Oral candidiasis is frequently seen in both dental and general practice. It is mainly caused by C. albicans. Several factors, including iatrogenic, pathophysiological and behavioral, may promote oral candidiasis generating a disturbance in the oral microbial ecosystem and causing an increase in the “mycotic count.” Generally, treatment to control these episodes in small lesions is exclusively topical, employing nystatin in an oral suspension or other options such as clotrimazole tablets which dissolve in the mouth and miconazole. The increase in resistance to antifungals and the long duration of antifungal therapy have led to various studies being carried out with the aim of examining the activity of natural products against fungi that cause infections.[7]

In our study, we have used ethanol (absolute alcohol) as the solvent based on the methodology from Singh and Jain; a control plate was prepared to rule out its antifungal activity. The control plate showed maximum growth proving that there was no possible interference of alcohol in the antifungal activity. The ethanolic extract of turmeric was used because it contains many chemical components in their extracts including phenolic compounds and its derivatives, the esters of weak acid, fatty acid, terpenes and others. Since a large number of different chemical compounds are present in these crude extracts, they can affect multiple target sites against the fungus.[12] In a study by Neda and Shiva, methanol was used initially, but it was revealed that methanol has antifungal activity and it was replaced by 50% dimethyl sulfoxide.[15]

Neda and Shiva conducted a study using three laboratory methods which included cell count technique, cup bioassay technique and disk diffusion method to evaluate antifungal effect of curcumin against C. albicans, and this effect generally increases by increasing the dosage.[15]

In a study by Jianping et al., the MIC for fluconazole against C. albicans was determined by agar dilution assay. It was observed that when different concentrations of fluconazole were tested against Candida, the diameter of the colonies decreased as the drug concentration increased. This concept has been adapted in our study to determine the MIC of turmeric.[16]

A study was conducted by Garcia – Gomes to evaluate the capability of curcumin, a natural compound found in the Curcuma longa plant, to sensitize a clinical isolate of Candida albicans, which was found to have a high resistance to fluconazole. Curcumin was found to have a great capability to inhibit fluconazole resistance of the isolate of C. albicans. It was capable of restoring its sensitivity to flucanazole when used at 11 μM. This study suggested that curcumin is not only a natural compound capable of inhibiting C. albicans growth, but is also able to act synergistically with fluconazole.[17]

According to a study conducted by Martins et al. (2009), curcumin was a more potent antifungal than fluconazole. Curcumin intensely inhibited the adhesion of Candida species isolated from AIDS patients to buccal epithelial cells, indicating that curcumin is a promising lead compound that can be put to therapeutical use in immunocompromised patients.[18]

Alalwan et al. investigated the biological impact of curcumin on C. albicans and showed that curcumin preferentially affected immature morphological forms (yeast and germlings) and actively promoted aggregation of the cells. Transcriptional analyses showed that key adhesins were downregulated (ALS1 and ALS3) whereas aggregation-related genes (ALS5 and AAF1) were upregulated. Collectively, the above data established that curcumin produces antiadhesive effects and that induces transcription of genes integrally involved in the processes associated to biofilm formation. Curcumin and related polyphenols therefore have the capacity to be developed for usage in oral healthcare to amplify existing preventive strategies for candidal biofilms on the denture surface.[19]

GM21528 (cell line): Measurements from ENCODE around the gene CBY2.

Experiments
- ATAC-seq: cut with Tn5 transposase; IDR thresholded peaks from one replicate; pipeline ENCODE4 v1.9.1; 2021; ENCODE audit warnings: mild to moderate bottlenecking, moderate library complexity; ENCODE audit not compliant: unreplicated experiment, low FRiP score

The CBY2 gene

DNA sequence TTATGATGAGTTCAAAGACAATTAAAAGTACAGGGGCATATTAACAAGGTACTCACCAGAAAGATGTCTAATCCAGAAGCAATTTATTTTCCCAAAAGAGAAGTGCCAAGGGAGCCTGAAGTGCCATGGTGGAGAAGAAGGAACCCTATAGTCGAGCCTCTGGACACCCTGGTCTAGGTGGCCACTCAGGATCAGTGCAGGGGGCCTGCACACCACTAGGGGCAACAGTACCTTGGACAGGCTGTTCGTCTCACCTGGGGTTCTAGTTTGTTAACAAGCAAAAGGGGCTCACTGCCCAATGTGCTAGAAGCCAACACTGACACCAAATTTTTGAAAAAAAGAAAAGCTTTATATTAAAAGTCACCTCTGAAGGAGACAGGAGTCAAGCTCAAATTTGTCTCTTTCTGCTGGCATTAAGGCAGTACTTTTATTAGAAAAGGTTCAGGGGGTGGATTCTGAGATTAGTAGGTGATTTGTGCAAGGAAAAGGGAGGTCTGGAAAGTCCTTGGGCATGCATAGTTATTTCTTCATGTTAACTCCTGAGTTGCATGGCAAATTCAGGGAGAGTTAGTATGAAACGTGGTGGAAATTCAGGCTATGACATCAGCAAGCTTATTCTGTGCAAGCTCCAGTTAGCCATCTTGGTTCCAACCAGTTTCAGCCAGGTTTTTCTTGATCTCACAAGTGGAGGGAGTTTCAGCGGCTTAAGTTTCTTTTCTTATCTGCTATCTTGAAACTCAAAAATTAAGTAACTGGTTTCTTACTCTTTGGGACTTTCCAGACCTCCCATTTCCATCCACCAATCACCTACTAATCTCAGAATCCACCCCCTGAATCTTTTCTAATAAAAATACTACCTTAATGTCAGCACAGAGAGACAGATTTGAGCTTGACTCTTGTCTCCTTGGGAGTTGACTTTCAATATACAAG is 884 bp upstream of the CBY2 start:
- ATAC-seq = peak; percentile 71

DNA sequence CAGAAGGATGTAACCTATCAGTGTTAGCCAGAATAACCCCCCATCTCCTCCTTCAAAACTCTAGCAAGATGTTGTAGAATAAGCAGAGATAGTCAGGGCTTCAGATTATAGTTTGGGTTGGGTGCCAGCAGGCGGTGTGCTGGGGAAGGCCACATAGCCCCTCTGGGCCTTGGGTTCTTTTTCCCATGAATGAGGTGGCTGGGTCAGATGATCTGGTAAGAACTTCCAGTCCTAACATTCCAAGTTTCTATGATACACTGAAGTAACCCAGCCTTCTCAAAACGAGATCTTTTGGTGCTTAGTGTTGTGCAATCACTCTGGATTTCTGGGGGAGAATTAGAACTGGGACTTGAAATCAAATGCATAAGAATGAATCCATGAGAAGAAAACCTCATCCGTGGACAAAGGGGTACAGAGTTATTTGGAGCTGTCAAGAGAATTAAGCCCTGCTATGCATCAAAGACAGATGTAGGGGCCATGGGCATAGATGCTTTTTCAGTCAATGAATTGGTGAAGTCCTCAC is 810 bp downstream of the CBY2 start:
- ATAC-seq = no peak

In a study by Sharma et al., the use of curcumin alone or an antifungal drug (nystatin or amphotericin B) alone did not create any halo after 48 h. However, when curcumin was used simultaneously with each of two antifungal drugs, there was a 1–1.5 mm halo because of synergic effect of drugs. This may be because they used 23 μg/ml concentration of curcumin and also 0.078 μg/ml amphotericin B; at such low concentrations, these drugs may not have been effective alone.[20] In another study, curcumin was shown to enhance the activity of azole and polyene antifungals.[21]

From the results of our study, it appears that turmeric possesses definite antifungal properties. It shows static effects at lower concentration and fungicidal effects at higher concentrations. The extract used in our study was a crude extract from whole turmeric, the active ingredient that endows it with antifungal action was not isolated. It is possible that, after a purification step, the concentration required for an antifungal action would be lower than that obtained in the present work. An attempt can also be made to identify and isolate the active ingredient of C. longa responsible for the antifungal activity to obtain MIC and MFC at low concentrations of the extract.


   Conclusion Top


In this study, effect of the antifungal agent C. longa was carried out on C. albicans. Characterization of C. longa was carried out with respect to its antifungal activity, extraction methods and MIC/MFC. Within the limitations of the study, it was concluded that:

  1. C. longa is anticandidal in nature against C. albicans
  2. Alcoholic extract of C. longa is effective against C. albicans
  3. MIC and MFC of the alcoholic extract of C. longa for oral Candida are at 800 and 1600 μl, respectively.


Today, most pathogenic organisms are becoming resistant to drugs. To overcome this alarming problem, the discovery of novel active compounds against targets is a matter of urgency.[18] Most of the spices extract have biologically active compounds, which can be used in the synthesis of potent drugs. Thus, spices, which are normal ingredients of our routine food preparations, can provide protection to a certain extent against infections. There should be encouragement for the assessment of phytomedicinal products like Curcuma Longa. The results of our study suggest that the extract of C. longa can be considered a good candidate for topical use in the form of mouthwashes, lozenges etc, bearing in mind the antifungal performance demonstrated in vitro. Furthermore, the lesser side effects and low cost are important points in favor of this drug in developing countries like India.[6] However, further clinical studies are required to prove its efficacy in oral candidal infections.